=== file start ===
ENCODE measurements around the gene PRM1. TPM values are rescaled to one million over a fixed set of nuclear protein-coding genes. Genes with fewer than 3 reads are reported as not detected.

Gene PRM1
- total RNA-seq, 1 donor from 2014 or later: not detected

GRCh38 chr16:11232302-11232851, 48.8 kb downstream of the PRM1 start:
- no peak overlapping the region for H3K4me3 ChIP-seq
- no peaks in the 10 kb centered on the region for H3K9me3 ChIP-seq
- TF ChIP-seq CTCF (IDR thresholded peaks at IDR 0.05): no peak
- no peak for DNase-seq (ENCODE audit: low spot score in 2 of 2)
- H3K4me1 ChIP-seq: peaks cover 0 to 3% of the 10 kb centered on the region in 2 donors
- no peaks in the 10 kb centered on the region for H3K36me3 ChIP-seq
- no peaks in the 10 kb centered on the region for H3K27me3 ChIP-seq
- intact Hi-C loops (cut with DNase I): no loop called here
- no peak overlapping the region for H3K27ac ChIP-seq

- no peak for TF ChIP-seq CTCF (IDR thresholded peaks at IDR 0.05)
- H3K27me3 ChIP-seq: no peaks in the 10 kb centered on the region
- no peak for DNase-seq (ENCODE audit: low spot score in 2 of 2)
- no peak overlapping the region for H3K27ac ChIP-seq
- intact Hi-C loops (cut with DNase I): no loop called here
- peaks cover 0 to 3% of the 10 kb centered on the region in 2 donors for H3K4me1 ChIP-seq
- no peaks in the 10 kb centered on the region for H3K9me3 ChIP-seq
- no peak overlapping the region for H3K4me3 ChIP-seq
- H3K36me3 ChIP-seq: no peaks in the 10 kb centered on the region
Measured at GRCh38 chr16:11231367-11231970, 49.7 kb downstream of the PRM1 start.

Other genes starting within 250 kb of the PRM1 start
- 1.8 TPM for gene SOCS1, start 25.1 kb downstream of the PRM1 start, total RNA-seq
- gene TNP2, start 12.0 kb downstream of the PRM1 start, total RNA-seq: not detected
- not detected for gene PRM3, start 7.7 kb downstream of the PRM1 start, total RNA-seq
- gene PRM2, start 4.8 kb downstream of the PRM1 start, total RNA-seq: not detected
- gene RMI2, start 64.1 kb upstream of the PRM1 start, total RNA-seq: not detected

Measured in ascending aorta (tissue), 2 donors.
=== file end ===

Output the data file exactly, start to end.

ENCODE measurements around the gene PRM1. TPM values are rescaled to one million over a fixed set of nuclear protein-coding genes. Genes with fewer than 3 reads are reported as not detected.

Gene PRM1
- total RNA-seq, 1 donor from 2014 or later: not detected

GRCh38 chr16:11232302-11232851, 48.8 kb downstream of the PRM1 start:
- no peak overlapping the region for H3K4me3 ChIP-seq
- no peaks in the 10 kb centered on the region for H3K9me3 ChIP-seq
- TF ChIP-seq CTCF (IDR thresholded peaks at IDR 0.05): no peak
- no peak for DNase-seq (ENCODE audit: low spot score in 2 of 2)
- H3K4me1 ChIP-seq: peaks cover 0 to 3% of the 10 kb centered on the region in 2 donors
- no peaks in the 10 kb centered on the region for H3K36me3 ChIP-seq
- no peaks in the 10 kb centered on the region for H3K27me3 ChIP-seq
- intact Hi-C loops (cut with DNase I): no loop called here
- no peak overlapping the region for H3K27ac ChIP-seq

- no peak for TF ChIP-seq CTCF (IDR thresholded peaks at IDR 0.05)
- H3K27me3 ChIP-seq: no peaks in the 10 kb centered on the region
- no peak for DNase-seq (ENCODE audit: low spot score in 2 of 2)
- no peak overlapping the region for H3K27ac ChIP-seq
- intact Hi-C loops (cut with DNase I): no loop called here
- peaks cover 0 to 3% of the 10 kb centered on the region in 2 donors for H3K4me1 ChIP-seq
- no peaks in the 10 kb centered on the region for H3K9me3 ChIP-seq
- no peak overlapping the region for H3K4me3 ChIP-seq
- H3K36me3 ChIP-seq: no peaks in the 10 kb centered on the region
Measured at GRCh38 chr16:11231367-11231970, 49.7 kb downstream of the PRM1 start.

Other genes starting within 250 kb of the PRM1 start
- 1.8 TPM for gene SOCS1, start 25.1 kb downstream of the PRM1 start, total RNA-seq
- gene TNP2, start 12.0 kb downstream of the PRM1 start, total RNA-seq: not detected
- not detected for gene PRM3, start 7.7 kb downstream of the PRM1 start, total RNA-seq
- gene PRM2, start 4.8 kb downstream of the PRM1 start, total RNA-seq: not detected
- gene RMI2, start 64.1 kb upstream of the PRM1 start, total RNA-seq: not detected

Measured in ascending aorta (tissue), 2 donors.